Edited by apfever, 24 January 2020 - 04:16 PM.
Posted 24 January 2020 - 04:19 PM
The tips are in the upper left corner close to where they go. That's it for tips.
- Terra Nova likes this
Posted 24 January 2020 - 04:28 PM
An inside tip. I did these with some scope. I think one Chip has. Maybe more than one. Pretty easy. Seems like a good idea. I think this stuff breaths when it's foamed. Maybe not but I like the result. You can't beat the wood tip for getting damp with a rag or sponge or anything. Wet it good for the Gorilla Glue. I do not have stock in the company. This approach will give you Iron Man finger tips for a very short period of time. I find it gone after a very short stint splitting firewood. Put it on thin there isn't much needed.
Posted 24 January 2020 - 04:38 PM
The spreader tray worked great. It has the same finish. Cut some sandwich bags in half, up the middle so you have the bottom corners. The right edge shows a bag over the wood leg tip and the metal tip pushed over that. The plastic for prongs are to align the original screw holes at 3 per tip. So First the damp, then glue, then a baggie corner, then tip already pre aligned so you know how it goes, insert fork prongs.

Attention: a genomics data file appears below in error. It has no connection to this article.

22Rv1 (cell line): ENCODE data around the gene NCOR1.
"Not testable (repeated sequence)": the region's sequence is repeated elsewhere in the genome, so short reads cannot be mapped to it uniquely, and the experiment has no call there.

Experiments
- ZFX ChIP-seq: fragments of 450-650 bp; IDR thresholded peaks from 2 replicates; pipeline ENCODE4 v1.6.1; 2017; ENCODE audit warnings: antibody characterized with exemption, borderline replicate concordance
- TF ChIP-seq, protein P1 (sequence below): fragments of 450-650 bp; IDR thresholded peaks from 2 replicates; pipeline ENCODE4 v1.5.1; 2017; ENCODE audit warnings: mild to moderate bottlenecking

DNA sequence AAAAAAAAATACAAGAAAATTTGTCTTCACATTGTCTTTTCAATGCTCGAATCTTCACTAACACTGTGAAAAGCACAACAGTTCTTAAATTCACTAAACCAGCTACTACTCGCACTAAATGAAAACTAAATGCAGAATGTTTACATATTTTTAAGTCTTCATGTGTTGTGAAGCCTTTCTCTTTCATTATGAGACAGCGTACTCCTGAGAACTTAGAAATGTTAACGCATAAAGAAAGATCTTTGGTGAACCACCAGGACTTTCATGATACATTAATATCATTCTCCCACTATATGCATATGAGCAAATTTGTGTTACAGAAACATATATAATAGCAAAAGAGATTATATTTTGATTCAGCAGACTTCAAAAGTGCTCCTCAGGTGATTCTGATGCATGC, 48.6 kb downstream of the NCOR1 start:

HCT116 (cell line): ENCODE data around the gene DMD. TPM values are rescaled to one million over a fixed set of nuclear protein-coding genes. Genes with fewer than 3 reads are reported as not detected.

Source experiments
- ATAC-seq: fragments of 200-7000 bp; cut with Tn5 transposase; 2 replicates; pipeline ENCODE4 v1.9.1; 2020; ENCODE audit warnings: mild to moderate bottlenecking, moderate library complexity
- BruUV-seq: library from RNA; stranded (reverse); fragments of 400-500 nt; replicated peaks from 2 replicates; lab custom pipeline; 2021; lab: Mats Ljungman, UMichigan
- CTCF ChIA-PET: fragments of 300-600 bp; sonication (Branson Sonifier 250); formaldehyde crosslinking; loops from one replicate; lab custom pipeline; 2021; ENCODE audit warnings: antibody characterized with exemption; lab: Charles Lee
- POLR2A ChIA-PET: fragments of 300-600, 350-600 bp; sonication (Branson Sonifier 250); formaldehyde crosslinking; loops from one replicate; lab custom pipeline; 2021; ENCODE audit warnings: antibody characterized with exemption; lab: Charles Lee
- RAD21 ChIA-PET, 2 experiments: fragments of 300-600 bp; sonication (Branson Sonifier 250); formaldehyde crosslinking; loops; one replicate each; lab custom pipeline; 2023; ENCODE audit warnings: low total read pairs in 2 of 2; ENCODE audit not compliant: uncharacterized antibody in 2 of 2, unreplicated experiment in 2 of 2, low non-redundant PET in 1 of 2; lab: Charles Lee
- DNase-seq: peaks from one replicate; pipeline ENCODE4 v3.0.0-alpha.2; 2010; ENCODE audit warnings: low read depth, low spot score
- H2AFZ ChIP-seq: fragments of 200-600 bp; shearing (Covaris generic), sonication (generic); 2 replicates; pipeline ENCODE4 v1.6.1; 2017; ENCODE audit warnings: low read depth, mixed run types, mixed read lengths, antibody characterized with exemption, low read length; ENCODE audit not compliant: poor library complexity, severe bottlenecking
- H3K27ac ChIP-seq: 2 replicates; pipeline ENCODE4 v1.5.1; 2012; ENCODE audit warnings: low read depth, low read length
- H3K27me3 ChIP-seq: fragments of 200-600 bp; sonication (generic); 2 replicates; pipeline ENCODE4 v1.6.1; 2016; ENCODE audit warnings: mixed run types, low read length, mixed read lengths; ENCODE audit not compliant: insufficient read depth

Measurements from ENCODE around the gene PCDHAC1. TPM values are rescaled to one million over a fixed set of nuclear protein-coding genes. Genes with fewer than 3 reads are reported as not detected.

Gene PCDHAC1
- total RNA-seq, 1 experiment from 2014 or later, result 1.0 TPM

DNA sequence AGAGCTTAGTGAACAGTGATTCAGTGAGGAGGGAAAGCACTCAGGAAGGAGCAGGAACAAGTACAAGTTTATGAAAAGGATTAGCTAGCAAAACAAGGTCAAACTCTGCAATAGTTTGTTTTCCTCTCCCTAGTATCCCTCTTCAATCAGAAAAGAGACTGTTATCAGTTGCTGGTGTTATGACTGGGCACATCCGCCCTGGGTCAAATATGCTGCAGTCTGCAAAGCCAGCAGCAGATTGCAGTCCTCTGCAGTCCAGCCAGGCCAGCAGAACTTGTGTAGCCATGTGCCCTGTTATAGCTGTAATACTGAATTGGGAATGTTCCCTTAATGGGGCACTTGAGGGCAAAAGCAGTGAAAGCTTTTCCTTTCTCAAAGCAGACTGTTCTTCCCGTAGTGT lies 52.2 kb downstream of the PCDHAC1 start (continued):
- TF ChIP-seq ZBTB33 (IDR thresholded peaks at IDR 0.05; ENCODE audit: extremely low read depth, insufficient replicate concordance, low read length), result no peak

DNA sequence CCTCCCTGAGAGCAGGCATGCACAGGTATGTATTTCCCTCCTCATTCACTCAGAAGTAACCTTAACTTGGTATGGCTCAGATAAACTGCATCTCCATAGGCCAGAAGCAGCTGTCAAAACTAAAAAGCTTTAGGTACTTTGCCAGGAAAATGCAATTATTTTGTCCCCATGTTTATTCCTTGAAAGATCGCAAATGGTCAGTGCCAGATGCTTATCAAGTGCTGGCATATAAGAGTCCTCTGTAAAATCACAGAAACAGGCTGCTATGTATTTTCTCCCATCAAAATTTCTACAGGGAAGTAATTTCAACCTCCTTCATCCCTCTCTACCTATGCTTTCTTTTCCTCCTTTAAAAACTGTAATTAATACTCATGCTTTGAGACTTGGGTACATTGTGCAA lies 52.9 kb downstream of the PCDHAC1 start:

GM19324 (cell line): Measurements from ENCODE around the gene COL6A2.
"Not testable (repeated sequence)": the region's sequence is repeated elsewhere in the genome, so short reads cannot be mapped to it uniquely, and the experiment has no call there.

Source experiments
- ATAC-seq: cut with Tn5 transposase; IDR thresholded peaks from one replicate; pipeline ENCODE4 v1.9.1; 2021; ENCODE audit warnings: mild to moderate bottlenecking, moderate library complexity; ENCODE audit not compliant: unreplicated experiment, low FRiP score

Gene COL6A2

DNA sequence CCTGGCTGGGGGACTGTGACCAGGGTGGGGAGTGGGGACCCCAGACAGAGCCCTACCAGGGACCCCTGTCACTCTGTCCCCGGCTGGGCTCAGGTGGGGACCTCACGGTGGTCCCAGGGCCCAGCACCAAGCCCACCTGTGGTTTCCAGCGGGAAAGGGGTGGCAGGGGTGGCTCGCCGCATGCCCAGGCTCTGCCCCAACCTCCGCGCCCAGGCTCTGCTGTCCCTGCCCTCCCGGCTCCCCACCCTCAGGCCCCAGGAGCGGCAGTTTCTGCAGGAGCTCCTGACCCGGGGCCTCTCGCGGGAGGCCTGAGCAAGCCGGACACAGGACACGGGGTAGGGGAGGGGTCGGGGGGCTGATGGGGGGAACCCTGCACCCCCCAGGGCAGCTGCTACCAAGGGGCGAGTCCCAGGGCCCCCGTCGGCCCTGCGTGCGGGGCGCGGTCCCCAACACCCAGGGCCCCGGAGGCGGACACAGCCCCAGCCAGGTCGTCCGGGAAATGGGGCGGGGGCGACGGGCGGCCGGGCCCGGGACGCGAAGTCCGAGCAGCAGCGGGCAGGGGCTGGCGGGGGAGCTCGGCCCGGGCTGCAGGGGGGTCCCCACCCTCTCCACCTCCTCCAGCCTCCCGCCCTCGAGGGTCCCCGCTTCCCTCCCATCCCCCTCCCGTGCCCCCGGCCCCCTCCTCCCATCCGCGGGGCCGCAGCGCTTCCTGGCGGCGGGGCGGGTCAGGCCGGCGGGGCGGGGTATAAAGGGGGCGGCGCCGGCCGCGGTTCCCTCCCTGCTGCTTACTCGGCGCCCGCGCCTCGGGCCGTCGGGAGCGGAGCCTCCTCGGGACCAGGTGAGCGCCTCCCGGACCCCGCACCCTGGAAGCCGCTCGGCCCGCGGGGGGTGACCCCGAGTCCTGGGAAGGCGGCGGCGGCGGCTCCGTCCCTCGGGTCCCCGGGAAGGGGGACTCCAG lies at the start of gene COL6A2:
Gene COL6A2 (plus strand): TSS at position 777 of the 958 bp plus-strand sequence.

Posted 24 January 2020 - 04:47 PM
Just check them and you NEED to work the prongs out and lightly back in on occasion. The glue will grab them. Flip the prongs after a few times and wiggle the curve in the other way. I only lost one that broke off. Lightly installed the other two screws and used the tip hole to drill through. Weight of the legs on the tips seemed perfect to cure. Watch the foam, easy to trim down off.
- Terra Nova likes this
Posted 24 January 2020 - 04:56 PM
I let one foam extra fluff before the bag to show how the Gorilla expands.
Picture after cure and tip removal, with the bag still on. The bag comes off nicely.
I knock off the glue from the wood tip to let the tip expose. These now have a decent custom support fit.